Or Alamuddin.
Whichever, it’s a choice open to her.

(0)(1)

D_T_T

Could the author perhaps clarify on what basis she feels “Amal Clooney” is a silly name? Is it just that the second name is the name of a film star that the relevant woman has married? If that’s the case, isn’t the author herself putting a bit too much weight on the husband’s name in all this?

I’m a woman, and a lawyer. Not internationally renowned, I’ll concede. But if I marry Johnny Depp and become Mrs (My First Name) Depp – or indeed Ellen Page and become Mrs (My First Name) Page (both of which would clearly happen IN MY DREAMS) – is my name going to be silly?! (Please assume my name isn’t actually “(My First Name)”.

If there is some other reason for “silliness” beyond now having the same name as the film star the person has married, perhaps we can be enlightened.

(2)(1)

Not Amused

I’d rather have Niteowl as a guest columnist than this ghastly individual.

(1)(2)

Not Again

I miss Night Owl.

I think Legal Cheek have found their very own Katie Hopkins.

(4)(1)

Not Again

I’m not sure whether the ‘Hottie Experts’ are professional trolls or simply self-serving attention seekers. One and the same, perhaps. I suppose it’s traffic and it’s comments but this piece in particular fails to be entirely relevant.

For the record, I agree with the broad sentiment of the piece. However, I object to the self-congratulatory and snobbish tone, which detracts from what could be a valuable conversation starter about the professional implications of a woman’s choice to change her name on marriage.

As it relates to Mrs Clooney, I think it’s quite clear by now that she’s very intent on raising her ‘celebrity’ profile. I note she’s now involved in the Elgin Marbles case, which seems a rather odd instruction, save for the fact it’s very high profile…

(3)(0)

Annie Onimouse

Before I clicked on this article from the Legal Cheek homepage, I though “I bet this article has been written by one of those barrister boyfriend bloggers”. & oh . . . guess what?

Flog that dead horse. Flog it.

(0)(1)

Pedantic

I was always taught that the convention at the Bar was that female counsel (who were unmarried at call) kept their maiden name, and were referred to as Miss X until they became a judge when they used their married name. HHJ Y or Mrs Justice Y.

The only possible issue in this name change has therefore been missed. Mrs Clooney is trespassing on a judicial ‘privilege’.

(0)(1)

Not Amused

Except for the fact that it is a universal truth that the phrases “i was always taught at the Bar” and “convention of the Bar” precede fiction.

Probably the better phrase would be “in my view the Bar would be a better place if” …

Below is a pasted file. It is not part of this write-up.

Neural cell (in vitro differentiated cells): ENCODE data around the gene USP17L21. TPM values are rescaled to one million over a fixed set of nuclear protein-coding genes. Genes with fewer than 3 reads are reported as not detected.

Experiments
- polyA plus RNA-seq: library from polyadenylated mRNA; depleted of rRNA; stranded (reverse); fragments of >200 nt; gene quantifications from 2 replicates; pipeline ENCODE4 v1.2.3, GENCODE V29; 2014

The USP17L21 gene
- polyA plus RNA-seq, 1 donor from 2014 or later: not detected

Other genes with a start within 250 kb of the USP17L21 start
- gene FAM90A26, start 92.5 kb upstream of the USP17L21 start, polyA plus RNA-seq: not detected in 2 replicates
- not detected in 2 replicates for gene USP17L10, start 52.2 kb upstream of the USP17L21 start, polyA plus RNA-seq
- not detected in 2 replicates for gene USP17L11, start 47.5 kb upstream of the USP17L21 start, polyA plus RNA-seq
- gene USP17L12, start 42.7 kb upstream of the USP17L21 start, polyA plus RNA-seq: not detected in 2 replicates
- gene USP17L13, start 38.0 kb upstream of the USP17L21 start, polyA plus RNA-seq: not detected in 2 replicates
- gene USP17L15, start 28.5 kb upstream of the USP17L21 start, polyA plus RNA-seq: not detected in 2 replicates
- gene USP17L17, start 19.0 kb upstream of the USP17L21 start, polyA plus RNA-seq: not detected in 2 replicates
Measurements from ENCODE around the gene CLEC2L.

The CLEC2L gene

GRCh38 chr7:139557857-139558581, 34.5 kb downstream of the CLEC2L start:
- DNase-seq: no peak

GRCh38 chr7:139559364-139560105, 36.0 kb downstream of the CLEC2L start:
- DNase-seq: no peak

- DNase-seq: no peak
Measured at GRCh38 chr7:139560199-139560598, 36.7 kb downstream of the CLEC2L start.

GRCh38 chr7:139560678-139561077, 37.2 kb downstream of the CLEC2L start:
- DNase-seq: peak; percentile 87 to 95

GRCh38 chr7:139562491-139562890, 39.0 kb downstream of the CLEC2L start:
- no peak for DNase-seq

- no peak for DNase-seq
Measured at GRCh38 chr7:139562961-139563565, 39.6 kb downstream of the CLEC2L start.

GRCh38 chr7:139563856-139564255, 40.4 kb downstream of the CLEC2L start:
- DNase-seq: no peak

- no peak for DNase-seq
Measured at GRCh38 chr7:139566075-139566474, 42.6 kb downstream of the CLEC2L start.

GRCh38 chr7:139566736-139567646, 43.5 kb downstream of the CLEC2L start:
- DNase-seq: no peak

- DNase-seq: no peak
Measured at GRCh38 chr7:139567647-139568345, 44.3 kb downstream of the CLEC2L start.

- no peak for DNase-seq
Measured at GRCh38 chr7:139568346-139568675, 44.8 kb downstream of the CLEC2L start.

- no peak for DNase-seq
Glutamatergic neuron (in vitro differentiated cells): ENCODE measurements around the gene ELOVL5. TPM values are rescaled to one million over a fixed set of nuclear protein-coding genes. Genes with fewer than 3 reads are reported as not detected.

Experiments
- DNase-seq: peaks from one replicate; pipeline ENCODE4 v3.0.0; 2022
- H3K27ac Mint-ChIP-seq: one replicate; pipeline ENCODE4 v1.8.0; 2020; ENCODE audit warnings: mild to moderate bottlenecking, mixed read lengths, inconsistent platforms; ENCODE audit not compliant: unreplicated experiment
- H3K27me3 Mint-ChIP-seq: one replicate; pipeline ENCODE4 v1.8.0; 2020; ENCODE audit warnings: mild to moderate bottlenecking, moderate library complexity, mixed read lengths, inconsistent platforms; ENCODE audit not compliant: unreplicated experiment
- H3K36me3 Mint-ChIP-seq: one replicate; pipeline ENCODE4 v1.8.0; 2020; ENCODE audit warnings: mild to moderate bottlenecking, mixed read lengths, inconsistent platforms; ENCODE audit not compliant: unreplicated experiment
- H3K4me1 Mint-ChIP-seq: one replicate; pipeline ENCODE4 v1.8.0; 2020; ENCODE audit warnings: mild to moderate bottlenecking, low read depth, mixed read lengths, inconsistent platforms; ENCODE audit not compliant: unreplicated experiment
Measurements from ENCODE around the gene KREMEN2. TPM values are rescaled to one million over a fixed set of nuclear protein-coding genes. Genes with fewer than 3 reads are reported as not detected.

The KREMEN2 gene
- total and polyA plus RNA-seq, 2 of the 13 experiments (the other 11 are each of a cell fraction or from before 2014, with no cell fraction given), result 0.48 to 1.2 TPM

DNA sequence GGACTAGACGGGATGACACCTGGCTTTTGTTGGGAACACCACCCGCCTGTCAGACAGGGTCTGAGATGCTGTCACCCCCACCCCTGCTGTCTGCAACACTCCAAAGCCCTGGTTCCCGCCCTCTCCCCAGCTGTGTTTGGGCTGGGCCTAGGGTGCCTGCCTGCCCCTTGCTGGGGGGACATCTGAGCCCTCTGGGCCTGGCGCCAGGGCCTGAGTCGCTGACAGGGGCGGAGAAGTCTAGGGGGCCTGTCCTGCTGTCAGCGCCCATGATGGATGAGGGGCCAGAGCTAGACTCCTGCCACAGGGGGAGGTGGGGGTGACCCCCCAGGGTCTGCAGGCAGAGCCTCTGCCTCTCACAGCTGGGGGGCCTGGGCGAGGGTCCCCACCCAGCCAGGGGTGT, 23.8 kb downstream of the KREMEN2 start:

(0)(0)

Libertarian

Feminism must surely be about choice. She had a choice. She made a choice.

It is simply ignorant to cast a woman as having “renounced her feminist credentials” simply because she has exercised her power to chose differently to how you would have liked her to.

(3)(1)

Lawgrad

A ridiculous argument – the creator of ‘Your Barrister Boyfriend’ criticises a successful and dedicated human rights lawyer for betraying feminism?!

The line at the end that this article doesn’t necessarily reflect the views of ‘Your Barrister Boyfriend’ is hilarious. Such a weighty project.

(1)(1)

Matt

Ah – critisising a woman’s personal choice and making fun of her name – how very feminist of you.

(3)(1)

Matt

criticising*

(0)(0)

Not Again

I will concede I was disappointed to learn of Mrs Clooney’s choice. I think it would be great for a woman with her public platform to renounce the tradition of taking a man’s name. However, to criticise her personal choice with such vitriol seems extremely unfair and more worryingly, incredibly narrow minded.

I also object to a patronising Feminist 101 sermon from a self appointed ‘expert’, which completely misses any hook into the legal profession, and makes some quite really quite offensive comments. I think the author has misjudged her audience, or has simply given it no thought.

I’ll try to stop furiously commenting now, but in conclusion: this is a half baked article, riding off the back of a half baked ‘project’, both of which I view as inherently detrimental to the equality cause.

(2)(1)

Laura

finally someone with a bit of common sense!

agreed totally – I think this article is very aggressive and unfair… and quite frankly the topic is none of the author’s business to comment on. Amal could call herself Marge Simpson for all I care and it would not have any bearing on her as a person, a lawyer or as a woman.

(1)(1)

Comments are closed.